Skip to main content

Is it legal that an insurance company renews your policy automatically after its expiration without authorization?

Mountain View, CA |

My previous car insurance company renewed my policy automatically without my authorization. It was expired on 8/16. They gave a cancellation date, 9/9, if they don't get paid. Since I didn't want to stick with them, I ignored. However, when that date passed I got a bill for the period 8/16 - 9/9. Can they do that? I bought a policy from another company on 8/29. The previous company asks me to provide the new policy document to them for fee adjustment. I don't know if they even have the right to see other companies' documents. Regardless the part I had a gap between 8/16 and 8/29 and I should pay the previous company for that, were they really legal to renew somebody's policy by default and charge the fees? Please help me. I think it may happen to many people so I want to bring it u

Thank you very much for your answers. Based on your opinions, I paid the previous company for the coverage period from 08/16 - 08/29. Now I know it's legal for an auto insurance company to renew your policy unless you provide the proof of the new policy.

+ Read More

Attorney answers 3


Some policies are renewed automatically if they're not affirmatively cancelled by the policyholder. I'm pretty sure you'd be complaining about the opposite result if they didn't renew your policy and you had no coverage and got into an accident and needed the coverage.

Review your policy to see what it says about renewing it and cancelling it. This policy is the contract between you and the carrier and that policy governs the parties' respective rights and remedies.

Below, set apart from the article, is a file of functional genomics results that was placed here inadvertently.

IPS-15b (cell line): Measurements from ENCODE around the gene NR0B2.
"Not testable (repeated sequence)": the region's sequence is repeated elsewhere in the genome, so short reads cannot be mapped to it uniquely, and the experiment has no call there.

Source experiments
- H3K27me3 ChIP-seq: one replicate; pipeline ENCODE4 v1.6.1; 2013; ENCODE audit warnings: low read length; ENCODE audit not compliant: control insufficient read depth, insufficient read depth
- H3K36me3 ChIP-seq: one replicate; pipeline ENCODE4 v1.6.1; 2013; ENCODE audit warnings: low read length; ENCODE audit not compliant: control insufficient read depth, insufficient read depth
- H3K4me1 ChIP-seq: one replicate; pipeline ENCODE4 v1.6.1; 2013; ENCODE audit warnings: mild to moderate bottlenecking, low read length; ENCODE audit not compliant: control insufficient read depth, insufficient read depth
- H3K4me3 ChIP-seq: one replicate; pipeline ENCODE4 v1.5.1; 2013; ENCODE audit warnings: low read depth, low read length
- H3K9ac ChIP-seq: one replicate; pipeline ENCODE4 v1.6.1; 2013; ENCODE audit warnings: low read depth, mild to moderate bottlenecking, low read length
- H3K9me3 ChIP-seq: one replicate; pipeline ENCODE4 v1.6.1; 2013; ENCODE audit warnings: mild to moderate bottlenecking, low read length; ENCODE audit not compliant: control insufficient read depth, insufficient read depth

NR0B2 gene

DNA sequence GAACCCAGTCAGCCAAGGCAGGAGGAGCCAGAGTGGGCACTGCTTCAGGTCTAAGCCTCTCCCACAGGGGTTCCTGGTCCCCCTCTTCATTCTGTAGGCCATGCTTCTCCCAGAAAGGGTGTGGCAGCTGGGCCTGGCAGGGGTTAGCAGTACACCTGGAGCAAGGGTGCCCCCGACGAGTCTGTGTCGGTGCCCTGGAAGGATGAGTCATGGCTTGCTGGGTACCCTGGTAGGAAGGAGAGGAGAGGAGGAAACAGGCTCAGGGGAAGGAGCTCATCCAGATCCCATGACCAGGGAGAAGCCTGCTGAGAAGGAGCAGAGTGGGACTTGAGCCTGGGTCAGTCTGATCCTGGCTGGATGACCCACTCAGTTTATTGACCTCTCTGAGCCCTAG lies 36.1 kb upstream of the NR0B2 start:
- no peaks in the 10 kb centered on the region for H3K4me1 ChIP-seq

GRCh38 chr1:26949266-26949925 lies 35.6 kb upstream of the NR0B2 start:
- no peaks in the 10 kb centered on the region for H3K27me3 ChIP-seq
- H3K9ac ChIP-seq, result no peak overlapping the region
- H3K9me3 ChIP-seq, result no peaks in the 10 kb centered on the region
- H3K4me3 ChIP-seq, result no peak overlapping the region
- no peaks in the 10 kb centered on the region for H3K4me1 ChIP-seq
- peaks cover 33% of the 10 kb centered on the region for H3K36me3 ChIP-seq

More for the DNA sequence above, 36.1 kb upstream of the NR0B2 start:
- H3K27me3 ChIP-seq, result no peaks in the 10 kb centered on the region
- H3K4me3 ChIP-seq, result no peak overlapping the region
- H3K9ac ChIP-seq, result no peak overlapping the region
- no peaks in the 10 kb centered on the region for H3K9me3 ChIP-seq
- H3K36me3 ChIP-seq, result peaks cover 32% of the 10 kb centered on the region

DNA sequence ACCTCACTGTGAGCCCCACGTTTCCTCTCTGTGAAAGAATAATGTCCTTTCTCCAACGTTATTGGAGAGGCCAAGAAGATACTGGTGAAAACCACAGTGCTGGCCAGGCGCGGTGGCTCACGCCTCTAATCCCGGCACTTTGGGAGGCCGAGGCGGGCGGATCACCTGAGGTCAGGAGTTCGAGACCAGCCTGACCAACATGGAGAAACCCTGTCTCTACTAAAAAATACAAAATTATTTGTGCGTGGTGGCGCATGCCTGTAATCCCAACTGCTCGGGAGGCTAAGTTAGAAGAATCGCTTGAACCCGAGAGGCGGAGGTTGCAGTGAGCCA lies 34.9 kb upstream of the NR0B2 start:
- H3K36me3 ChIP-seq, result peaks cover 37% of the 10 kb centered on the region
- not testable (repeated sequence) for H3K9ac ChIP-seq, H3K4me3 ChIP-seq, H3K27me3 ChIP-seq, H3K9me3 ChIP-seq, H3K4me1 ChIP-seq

Of course you need to prove you had another policy in effect to get the fee adjustment - do you expect them to take your word for it?

Avvo doesn't pay us for these responses, and I'm not your lawyer just because I answer this question or respond to any follow-up comments. If you want to hire me, please contact me. Otherwise, please don't expect a further response. We need an actual written agreement to form an attorney-client relationship. I'm only licensed in CA and you shouldn't rely on this answer, since each state has different laws, each situation is fact specific, and it's impossible to evaluate a legal problem without a comprehensive consultation and review of all the facts and documents at issue.


You had insurance through the prior company through 9/9 according to their notice to you. Therefore it is not unreasonable for them to be paid for that coverage period. If you did not want that coverage after receiving notice, you should have let them know.

The practice of auto renewal is not unlawful. In this case it was not as much auto renewal as extension of an additional period of coverage to allow you to be covered after non-payment. That will not be considered unlawful.

I wish you the best of luck.

This answer should not be construed to create any attorney-client relationship. Such a relationship can be formed only through the mutual execution of an attorney-client agreement. The answer given is based on the extremely limited facts provided and the proper course of action might change significantly with the introduction of other facts. All who read this answer should not rely on the answer to govern their conduct. Please seek the advice of competent counsel after disclosing all facts to that attorney. This answer is intended for California residents only. The answering party is only licensed to practice in the State of California.


Contracts can lawfully have an "evergreen clause" -- something to the effect that the contract has a term of one year but it will renew automatically unless a party notifies the other in writing of cancellation by a certain date before expiration. Often used in situation where a lapse could have a serious downside if no one is paying close attention. Read your contract of insurance carefully. I wouldn't be surprised.

This answer is made available by the above lawyer for educational purposes only. It is also offered as a public service to give you general information and a general understanding of the law. This answer is not intended to give you specific legal advice. By using or participating in this site you understand that there is no attorney client privilege between you and the attorney responding. And, no attorney-client relationship has been formed. This site should not be used as a substitute for competent legal advice from a licensed professional attorney in your state. The information and materials provided are general in nature, and may not apply to a specific factual or legal circumstance. Only when a complete interview takes place is it reasonable to rely on legal advice.